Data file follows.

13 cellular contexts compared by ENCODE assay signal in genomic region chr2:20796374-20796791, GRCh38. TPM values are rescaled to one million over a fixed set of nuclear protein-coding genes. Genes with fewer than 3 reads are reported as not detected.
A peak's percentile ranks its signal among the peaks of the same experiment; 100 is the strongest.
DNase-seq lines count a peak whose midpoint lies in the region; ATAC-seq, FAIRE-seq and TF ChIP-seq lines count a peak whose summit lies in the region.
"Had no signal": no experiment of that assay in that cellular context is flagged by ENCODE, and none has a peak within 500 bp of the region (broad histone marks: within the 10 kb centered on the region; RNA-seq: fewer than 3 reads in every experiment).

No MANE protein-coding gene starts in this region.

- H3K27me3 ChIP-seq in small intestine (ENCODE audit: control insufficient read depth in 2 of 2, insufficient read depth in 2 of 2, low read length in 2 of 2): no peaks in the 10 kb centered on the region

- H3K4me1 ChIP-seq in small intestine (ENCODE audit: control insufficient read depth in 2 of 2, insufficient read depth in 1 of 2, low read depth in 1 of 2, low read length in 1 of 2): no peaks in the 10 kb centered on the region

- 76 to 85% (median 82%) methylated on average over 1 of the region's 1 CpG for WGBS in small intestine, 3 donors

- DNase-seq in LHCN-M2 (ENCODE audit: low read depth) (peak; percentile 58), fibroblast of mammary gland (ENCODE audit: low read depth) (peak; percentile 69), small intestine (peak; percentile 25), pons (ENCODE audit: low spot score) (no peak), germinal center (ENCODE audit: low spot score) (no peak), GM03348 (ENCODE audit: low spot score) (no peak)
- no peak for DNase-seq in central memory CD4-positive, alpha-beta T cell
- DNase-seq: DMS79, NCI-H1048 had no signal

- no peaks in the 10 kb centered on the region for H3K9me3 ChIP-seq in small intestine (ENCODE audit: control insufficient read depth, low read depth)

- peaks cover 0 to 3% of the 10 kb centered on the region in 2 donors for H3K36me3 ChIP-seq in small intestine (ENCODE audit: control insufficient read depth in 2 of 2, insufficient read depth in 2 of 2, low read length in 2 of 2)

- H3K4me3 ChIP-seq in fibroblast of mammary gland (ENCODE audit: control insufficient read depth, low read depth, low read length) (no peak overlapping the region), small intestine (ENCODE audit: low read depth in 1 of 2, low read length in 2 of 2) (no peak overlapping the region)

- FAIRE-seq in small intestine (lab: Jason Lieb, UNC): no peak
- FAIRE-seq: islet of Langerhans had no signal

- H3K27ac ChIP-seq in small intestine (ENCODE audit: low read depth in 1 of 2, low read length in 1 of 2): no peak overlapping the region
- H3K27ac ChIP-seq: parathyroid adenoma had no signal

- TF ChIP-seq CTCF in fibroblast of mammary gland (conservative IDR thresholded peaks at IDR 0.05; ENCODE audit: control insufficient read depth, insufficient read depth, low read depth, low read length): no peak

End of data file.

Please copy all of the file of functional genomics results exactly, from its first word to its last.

13 cellular contexts compared by ENCODE assay signal in genomic region chr2:20796374-20796791, GRCh38. TPM values are rescaled to one million over a fixed set of nuclear protein-coding genes. Genes with fewer than 3 reads are reported as not detected.
A peak's percentile ranks its signal among the peaks of the same experiment; 100 is the strongest.
DNase-seq lines count a peak whose midpoint lies in the region; ATAC-seq, FAIRE-seq and TF ChIP-seq lines count a peak whose summit lies in the region.
"Had no signal": no experiment of that assay in that cellular context is flagged by ENCODE, and none has a peak within 500 bp of the region (broad histone marks: within the 10 kb centered on the region; RNA-seq: fewer than 3 reads in every experiment).

No MANE protein-coding gene starts in this region.

- H3K27me3 ChIP-seq in small intestine (ENCODE audit: control insufficient read depth in 2 of 2, insufficient read depth in 2 of 2, low read length in 2 of 2): no peaks in the 10 kb centered on the region

- H3K4me1 ChIP-seq in small intestine (ENCODE audit: control insufficient read depth in 2 of 2, insufficient read depth in 1 of 2, low read depth in 1 of 2, low read length in 1 of 2): no peaks in the 10 kb centered on the region

- 76 to 85% (median 82%) methylated on average over 1 of the region's 1 CpG for WGBS in small intestine, 3 donors

- DNase-seq in LHCN-M2 (ENCODE audit: low read depth) (peak; percentile 58), fibroblast of mammary gland (ENCODE audit: low read depth) (peak; percentile 69), small intestine (peak; percentile 25), pons (ENCODE audit: low spot score) (no peak), germinal center (ENCODE audit: low spot score) (no peak), GM03348 (ENCODE audit: low spot score) (no peak)
- no peak for DNase-seq in central memory CD4-positive, alpha-beta T cell
- DNase-seq: DMS79, NCI-H1048 had no signal

- no peaks in the 10 kb centered on the region for H3K9me3 ChIP-seq in small intestine (ENCODE audit: control insufficient read depth, low read depth)

- peaks cover 0 to 3% of the 10 kb centered on the region in 2 donors for H3K36me3 ChIP-seq in small intestine (ENCODE audit: control insufficient read depth in 2 of 2, insufficient read depth in 2 of 2, low read length in 2 of 2)

- H3K4me3 ChIP-seq in fibroblast of mammary gland (ENCODE audit: control insufficient read depth, low read depth, low read length) (no peak overlapping the region), small intestine (ENCODE audit: low read depth in 1 of 2, low read length in 2 of 2) (no peak overlapping the region)

- FAIRE-seq in small intestine (lab: Jason Lieb, UNC): no peak
- FAIRE-seq: islet of Langerhans had no signal

- H3K27ac ChIP-seq in small intestine (ENCODE audit: low read depth in 1 of 2, low read length in 1 of 2): no peak overlapping the region
- H3K27ac ChIP-seq: parathyroid adenoma had no signal

- TF ChIP-seq CTCF in fibroblast of mammary gland (conservative IDR thresholded peaks at IDR 0.05; ENCODE audit: control insufficient read depth, insufficient read depth, low read depth, low read length): no peak